His opinions, though held intensely and vocally, are often unpredictable: he has long maintained The Exorcist to be the greatest film ever made, but has also in the past championed the work of Zac Efron and the Twilight franchise, and has recently taken to insisting that Jaws is actually a movie about adultery rather than, say, a large shark.

Book Review: The Hillary Effect by Taylor Marsh

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December 20th, 2011

There may not be space in a blog post to let the reader weigh the words and come to their own conclusion, guided by your discreet commentary, but this habit of GLOSSING EVERYTHING IN ALL CAPS grates across two hundred and fifty pages. There’s little rhetorical virtue in having the last word in your own paragraph.

Book Review: Van Gogh: The Life by Steven Naifeh and Gregory White Smith

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December 15th, 2011

For an artist who vied with Rembrandt in painting self-portraits, van Gogh seldom allowed himself to be photographed. The one surviving photo, from his days at Goupil’s, shows a scowling, tousled haired young man with troubled, searching eyes. It is the face of a man destined to be a prophet or a lunatic.

Critics’ Picks: Best Books of 2011

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December 11th, 2011

Our book reviewers select the best books of 2011.

Book Review: Verdi and/or Wagner: Two Men, Two Worlds, Two Centuries by Peter Conrad

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November 28th, 2011

Perhaps, the best way of approaching Conrad’s book is to regard it primarily as a meditation on creativity. As with opera itself, where passion and empathy lead, intellectual appreciation will follow. The key insight of this fine book is easy enough to grasp. In an age of strutting nationalism, both Verdi and Wagner gave the world music that ultimately transcends the limits of borders or political ideology, regardless of how subsequent regimes used it.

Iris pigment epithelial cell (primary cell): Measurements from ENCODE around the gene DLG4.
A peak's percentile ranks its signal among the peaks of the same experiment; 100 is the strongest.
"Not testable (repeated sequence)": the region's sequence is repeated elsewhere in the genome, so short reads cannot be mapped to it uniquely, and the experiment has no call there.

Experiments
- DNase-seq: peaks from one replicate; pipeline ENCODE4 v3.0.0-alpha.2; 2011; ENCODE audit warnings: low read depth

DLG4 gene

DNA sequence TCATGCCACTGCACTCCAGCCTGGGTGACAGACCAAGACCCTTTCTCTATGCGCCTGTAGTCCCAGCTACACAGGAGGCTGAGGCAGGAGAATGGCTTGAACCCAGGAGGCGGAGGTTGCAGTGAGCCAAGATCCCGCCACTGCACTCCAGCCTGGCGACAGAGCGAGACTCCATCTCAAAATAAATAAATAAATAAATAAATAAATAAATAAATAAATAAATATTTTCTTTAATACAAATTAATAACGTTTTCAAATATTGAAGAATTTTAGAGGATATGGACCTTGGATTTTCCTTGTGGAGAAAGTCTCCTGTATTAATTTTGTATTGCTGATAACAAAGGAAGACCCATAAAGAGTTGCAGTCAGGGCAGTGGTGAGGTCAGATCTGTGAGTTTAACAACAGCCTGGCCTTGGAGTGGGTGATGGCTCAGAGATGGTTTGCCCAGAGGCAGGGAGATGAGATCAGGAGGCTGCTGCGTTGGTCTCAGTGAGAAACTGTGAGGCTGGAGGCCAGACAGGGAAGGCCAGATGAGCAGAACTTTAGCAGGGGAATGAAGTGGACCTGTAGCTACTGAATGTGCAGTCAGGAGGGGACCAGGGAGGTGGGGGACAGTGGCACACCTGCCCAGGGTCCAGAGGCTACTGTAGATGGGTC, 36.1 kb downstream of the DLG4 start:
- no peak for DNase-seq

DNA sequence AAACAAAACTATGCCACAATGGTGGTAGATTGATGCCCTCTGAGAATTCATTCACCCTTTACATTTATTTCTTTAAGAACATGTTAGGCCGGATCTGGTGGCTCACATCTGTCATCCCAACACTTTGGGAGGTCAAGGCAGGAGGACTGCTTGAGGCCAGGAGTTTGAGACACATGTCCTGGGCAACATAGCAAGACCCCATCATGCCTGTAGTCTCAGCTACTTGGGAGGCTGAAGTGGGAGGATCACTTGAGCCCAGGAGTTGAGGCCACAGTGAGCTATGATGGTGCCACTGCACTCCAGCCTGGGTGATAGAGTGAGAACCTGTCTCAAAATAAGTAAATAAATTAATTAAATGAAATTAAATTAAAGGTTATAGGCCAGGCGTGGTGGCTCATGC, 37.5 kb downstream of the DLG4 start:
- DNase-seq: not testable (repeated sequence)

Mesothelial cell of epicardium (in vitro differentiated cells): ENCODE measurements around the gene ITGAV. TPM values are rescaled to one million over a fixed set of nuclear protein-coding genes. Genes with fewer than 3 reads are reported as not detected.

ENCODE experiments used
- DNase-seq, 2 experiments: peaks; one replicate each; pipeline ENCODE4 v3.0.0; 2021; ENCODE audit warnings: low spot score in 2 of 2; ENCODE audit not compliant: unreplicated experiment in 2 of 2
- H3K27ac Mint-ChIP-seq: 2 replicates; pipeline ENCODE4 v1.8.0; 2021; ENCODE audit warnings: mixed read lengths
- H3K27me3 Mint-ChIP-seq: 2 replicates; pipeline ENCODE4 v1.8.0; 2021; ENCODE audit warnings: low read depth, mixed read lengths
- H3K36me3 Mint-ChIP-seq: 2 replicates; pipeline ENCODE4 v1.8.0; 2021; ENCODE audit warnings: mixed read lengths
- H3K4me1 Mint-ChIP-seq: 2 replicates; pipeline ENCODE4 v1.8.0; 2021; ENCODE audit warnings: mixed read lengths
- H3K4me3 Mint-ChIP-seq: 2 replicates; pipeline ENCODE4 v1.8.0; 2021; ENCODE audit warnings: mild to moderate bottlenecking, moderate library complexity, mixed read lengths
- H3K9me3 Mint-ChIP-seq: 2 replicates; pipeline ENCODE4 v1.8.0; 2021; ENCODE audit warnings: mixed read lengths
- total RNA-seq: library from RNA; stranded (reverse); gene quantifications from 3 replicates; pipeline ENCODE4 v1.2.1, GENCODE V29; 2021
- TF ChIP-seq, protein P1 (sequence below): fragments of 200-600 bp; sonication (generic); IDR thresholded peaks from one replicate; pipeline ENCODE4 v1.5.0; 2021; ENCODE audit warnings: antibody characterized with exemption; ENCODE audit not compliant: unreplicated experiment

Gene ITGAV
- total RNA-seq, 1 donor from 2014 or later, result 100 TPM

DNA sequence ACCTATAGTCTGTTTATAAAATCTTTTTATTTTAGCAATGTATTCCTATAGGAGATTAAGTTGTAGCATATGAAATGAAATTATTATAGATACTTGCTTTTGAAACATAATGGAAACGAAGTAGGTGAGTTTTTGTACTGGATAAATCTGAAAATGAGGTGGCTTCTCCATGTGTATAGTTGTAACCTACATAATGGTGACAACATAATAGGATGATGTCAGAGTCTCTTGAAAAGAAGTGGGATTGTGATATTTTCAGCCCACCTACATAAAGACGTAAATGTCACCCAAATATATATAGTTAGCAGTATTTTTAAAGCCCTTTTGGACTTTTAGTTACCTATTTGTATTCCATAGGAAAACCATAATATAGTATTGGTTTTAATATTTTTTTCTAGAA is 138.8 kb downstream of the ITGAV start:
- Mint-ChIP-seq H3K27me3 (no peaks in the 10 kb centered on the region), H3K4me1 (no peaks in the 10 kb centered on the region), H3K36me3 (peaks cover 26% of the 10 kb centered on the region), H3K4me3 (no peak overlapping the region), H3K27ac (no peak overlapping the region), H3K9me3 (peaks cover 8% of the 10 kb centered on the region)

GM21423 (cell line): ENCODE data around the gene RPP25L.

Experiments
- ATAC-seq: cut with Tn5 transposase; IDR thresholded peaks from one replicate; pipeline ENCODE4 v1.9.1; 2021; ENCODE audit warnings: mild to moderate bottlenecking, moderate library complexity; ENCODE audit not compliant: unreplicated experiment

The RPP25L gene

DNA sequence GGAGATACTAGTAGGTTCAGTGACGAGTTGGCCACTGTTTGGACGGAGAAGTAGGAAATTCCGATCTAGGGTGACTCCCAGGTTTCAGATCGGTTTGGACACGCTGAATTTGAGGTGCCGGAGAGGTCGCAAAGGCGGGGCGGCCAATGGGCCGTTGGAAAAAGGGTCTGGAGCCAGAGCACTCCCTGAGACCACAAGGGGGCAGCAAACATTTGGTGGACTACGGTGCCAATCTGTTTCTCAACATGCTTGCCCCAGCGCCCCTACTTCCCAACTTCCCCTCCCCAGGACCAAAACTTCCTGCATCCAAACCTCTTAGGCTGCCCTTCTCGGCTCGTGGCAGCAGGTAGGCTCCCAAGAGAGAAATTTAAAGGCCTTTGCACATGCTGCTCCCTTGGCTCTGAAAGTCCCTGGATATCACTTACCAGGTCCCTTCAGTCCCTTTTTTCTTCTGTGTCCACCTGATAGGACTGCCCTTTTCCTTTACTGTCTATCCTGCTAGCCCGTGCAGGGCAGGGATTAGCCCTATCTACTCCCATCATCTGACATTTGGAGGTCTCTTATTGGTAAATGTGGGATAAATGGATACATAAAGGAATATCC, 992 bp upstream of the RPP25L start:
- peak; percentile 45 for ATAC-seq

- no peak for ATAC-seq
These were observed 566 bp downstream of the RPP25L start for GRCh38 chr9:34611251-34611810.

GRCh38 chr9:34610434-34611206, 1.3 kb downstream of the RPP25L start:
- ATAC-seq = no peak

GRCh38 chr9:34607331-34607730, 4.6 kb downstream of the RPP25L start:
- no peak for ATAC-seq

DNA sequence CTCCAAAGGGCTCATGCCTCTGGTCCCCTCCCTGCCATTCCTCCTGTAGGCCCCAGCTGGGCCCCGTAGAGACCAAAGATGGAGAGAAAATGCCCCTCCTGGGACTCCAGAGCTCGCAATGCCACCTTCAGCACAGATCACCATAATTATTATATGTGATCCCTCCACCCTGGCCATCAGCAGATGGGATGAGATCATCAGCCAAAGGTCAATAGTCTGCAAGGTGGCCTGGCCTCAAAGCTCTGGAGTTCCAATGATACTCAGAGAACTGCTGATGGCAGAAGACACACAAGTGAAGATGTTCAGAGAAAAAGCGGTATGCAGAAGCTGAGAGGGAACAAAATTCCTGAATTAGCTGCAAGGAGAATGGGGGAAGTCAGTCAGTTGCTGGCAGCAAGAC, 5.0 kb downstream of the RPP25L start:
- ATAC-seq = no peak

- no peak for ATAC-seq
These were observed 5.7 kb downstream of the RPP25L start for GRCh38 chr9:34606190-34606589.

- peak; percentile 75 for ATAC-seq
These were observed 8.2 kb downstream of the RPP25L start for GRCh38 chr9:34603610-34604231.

Book Review: Christ to Coke: How Image Becomes Icon by Martin Kemp

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November 21st, 2011

The Vietnam War had been shredding bodies and hopes for so long that it hardly seemed possible that a single image of human conflict could pierce through the war’s futility and touch our hearts. And then photographer Nick Ut captured “The Girl in the Picture” on film. He aimed his Leica M-2 camera and with one quick “click,” Phan Thi Kim Phuc, became a symbol of the horror of the Vietnam War and by extension all wars.

Book Review: Literary Brooklyn by Evan Hughes

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November 8th, 2011

In his new history of the borough’s development you can virtually trace the emergence of America most talented writers, among them figures like Walt Whitman, Hart Crane, Thomas Wolfe, Bernard Malamud, Richard Wright, Norman Mailer and Arthur Miller. They, among many other notables, were residents in that “outlandish place,” and, it would seem, most often by choice!

Book Review: Charles Dickens: A Life by Claire Tomalin

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November 6th, 2011

The happiness was not to last. More Scrooge than Bob Cratchit in some respects, he was not particularly fond of his sons. Charley, his eldest, he deemed to be suffering from a “lassitude of character” and he did not see much hope for the others. He worried they might metamorphose into his father or his brothers, relying on him for handouts. And he was becoming thoroughly sick of Catherine.

Book Review: The Great Sea: A Human History of the Mediterranean by David Abulafia

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November 1st, 2011

David Abulafia’s new book about the Mediterranean Sea, The Great Sea, has everything a major work of history requires. An important theme, solid research, magnificent writing and a perceptive insight into human nature figure prominently in the pages of his study of the body of water that the Romans called mare nostrum, “our sea.”